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A “long-serving” custody sergeant died after being shot by a suspect inside a police station.

The victim died in hospital after the gunman, who was being detained, opened fire at Croydon custody centre in south London during the early hours of Friday.

The alleged killer, 23, is believed to then have turned the firearm on himself. He was arrested and taken to hospital, where he remains in a critical condition after sustaining a gunshot wound.

Paramedics were scrambled to Croydon custody centre in Windmill Road at 2.15am. Officers who witnessed the shooting, battled to save their colleague’s life.

Urgent questions were today being asked about how the suspect, believed to have been arrested on suspicion of possessing ammunition, was apparently able to take a gun inside the station and whether the weapon was missed in a search. The Met said no police firearm was discharged.

Scotland Yard said no police firearms were fired during the incident, which took place at around 2.15am.

Priti Patel led tributes to the officer, whose death has sent “shockwaves and sadness” through Scotland Yard.

The Home Secretary said: “This is a sad day for our country and another terrible reminder of how our police officers put themselves in danger each and every day to keep the rest of us safe.”

Prime Minister Boris Johnson sent his “deepest condolences”, adding: “We owe a huge debt to those who risk their own lives to keep us safe.”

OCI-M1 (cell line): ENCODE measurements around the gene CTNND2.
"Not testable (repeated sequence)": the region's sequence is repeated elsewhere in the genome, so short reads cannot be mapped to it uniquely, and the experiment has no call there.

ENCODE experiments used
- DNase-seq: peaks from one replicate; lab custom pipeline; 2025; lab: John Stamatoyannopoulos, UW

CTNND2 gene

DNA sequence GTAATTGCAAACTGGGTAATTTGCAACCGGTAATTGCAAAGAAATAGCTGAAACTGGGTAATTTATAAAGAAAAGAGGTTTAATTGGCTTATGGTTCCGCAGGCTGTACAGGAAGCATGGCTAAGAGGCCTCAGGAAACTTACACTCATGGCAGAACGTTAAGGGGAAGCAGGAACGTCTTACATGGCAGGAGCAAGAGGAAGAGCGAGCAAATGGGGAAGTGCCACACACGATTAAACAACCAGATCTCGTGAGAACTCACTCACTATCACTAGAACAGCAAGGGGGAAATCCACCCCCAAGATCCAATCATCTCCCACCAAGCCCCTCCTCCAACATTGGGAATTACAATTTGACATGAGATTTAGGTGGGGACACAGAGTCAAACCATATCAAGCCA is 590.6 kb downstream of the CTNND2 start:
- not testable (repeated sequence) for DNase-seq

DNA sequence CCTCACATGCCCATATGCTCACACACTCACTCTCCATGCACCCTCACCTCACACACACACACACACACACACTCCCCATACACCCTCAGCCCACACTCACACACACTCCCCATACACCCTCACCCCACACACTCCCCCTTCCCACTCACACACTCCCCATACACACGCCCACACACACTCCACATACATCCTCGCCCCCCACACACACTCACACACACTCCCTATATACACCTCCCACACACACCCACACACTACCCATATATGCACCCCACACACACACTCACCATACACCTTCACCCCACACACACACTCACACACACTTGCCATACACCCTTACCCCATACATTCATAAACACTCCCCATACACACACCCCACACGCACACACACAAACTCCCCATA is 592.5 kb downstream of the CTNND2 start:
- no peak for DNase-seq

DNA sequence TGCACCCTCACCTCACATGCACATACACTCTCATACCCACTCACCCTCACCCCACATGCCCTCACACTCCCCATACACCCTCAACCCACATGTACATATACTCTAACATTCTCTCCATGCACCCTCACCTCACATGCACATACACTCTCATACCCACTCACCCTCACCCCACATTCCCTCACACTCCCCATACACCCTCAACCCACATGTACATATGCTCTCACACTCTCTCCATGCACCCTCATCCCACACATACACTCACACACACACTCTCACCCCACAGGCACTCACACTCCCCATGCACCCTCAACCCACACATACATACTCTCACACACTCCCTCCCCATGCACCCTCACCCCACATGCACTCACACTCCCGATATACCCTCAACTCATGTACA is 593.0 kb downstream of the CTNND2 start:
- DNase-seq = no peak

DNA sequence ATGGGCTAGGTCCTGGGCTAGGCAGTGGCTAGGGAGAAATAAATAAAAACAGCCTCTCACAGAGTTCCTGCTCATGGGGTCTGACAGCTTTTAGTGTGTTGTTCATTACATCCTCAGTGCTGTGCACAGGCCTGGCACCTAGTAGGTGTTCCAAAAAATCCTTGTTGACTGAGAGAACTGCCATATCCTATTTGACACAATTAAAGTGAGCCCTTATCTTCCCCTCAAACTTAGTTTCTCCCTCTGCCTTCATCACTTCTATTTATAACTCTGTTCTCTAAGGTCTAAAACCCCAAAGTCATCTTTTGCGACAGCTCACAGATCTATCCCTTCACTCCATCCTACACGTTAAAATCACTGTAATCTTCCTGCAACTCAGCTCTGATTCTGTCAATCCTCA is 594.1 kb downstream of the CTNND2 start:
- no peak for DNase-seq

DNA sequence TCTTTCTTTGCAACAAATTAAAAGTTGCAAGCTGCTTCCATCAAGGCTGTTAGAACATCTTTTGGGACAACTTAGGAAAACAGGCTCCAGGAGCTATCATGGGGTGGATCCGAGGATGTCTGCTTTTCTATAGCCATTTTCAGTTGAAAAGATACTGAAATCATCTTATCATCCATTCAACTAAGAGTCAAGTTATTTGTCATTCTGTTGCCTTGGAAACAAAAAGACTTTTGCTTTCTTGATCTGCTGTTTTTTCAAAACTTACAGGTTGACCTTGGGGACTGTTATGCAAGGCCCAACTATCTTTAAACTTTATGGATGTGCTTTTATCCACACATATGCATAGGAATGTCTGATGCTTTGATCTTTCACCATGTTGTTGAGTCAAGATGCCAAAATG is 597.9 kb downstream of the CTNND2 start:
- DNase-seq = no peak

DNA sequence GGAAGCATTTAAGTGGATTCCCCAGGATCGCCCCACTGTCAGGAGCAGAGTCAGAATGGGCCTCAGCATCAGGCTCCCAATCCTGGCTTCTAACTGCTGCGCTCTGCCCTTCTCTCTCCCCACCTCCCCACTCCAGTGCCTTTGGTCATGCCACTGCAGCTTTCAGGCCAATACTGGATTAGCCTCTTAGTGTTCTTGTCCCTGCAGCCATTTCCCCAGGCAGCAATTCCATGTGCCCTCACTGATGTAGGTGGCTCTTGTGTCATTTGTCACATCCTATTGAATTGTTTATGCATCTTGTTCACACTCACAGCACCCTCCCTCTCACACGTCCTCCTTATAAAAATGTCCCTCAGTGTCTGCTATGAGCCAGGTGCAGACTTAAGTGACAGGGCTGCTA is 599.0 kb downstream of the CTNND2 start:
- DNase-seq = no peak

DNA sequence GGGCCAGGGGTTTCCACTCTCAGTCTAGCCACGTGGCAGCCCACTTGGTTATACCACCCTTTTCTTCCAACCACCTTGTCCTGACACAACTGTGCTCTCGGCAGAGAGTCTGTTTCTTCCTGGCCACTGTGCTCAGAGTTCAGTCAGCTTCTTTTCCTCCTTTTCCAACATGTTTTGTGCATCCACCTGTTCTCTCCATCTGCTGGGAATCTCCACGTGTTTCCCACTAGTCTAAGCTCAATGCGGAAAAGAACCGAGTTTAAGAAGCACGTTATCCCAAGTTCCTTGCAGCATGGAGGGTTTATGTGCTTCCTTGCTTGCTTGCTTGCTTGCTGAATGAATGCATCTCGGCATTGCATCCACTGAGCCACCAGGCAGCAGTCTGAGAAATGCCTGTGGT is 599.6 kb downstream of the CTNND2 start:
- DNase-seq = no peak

Met Commissioner Dame Cressida Dick said he was a “long-serving sergeant”. She added in a statement: “This is a truly shocking incident in which one of our colleagues has lost his life in the most tragic circumstances. My heart goes out to his family, direct colleagues and friends.

“When a colleague dies in the line of duty the shockwaves and sadness reverberates throughout the Met and our communities. Policing is a family, within London and nationally, and we will all deeply mourn our colleague.”

The station was described as a “state of the art” secure facility with space for more than 40 prisoners when it opened in 2012.

This morning, the front desk was closed as forensics teams and officers in blue crime-scene suits gathered in the car park outside.

A bouquet was at the entrance in tribute to the officer.

Carter Taylor, 19, who lives in Windmill Road, said he was woken in the early hours of the morning by a police helicopter. He said: “We could see something was going on but I couldn’t believe it when I heard a policeman had been shot. I feel so sorry for his family. How does something like that happen inside a police station?”

Speaking from the scene, where floral tributes were left throughout the day, a friend who played rugby with the officer described him as “an inspiration” who was looking forward to retirement.

The 27-year-old said: “The man was a machine. He went from training with us last night to come to his shift work here in Croydon. He would do that week in and week out.”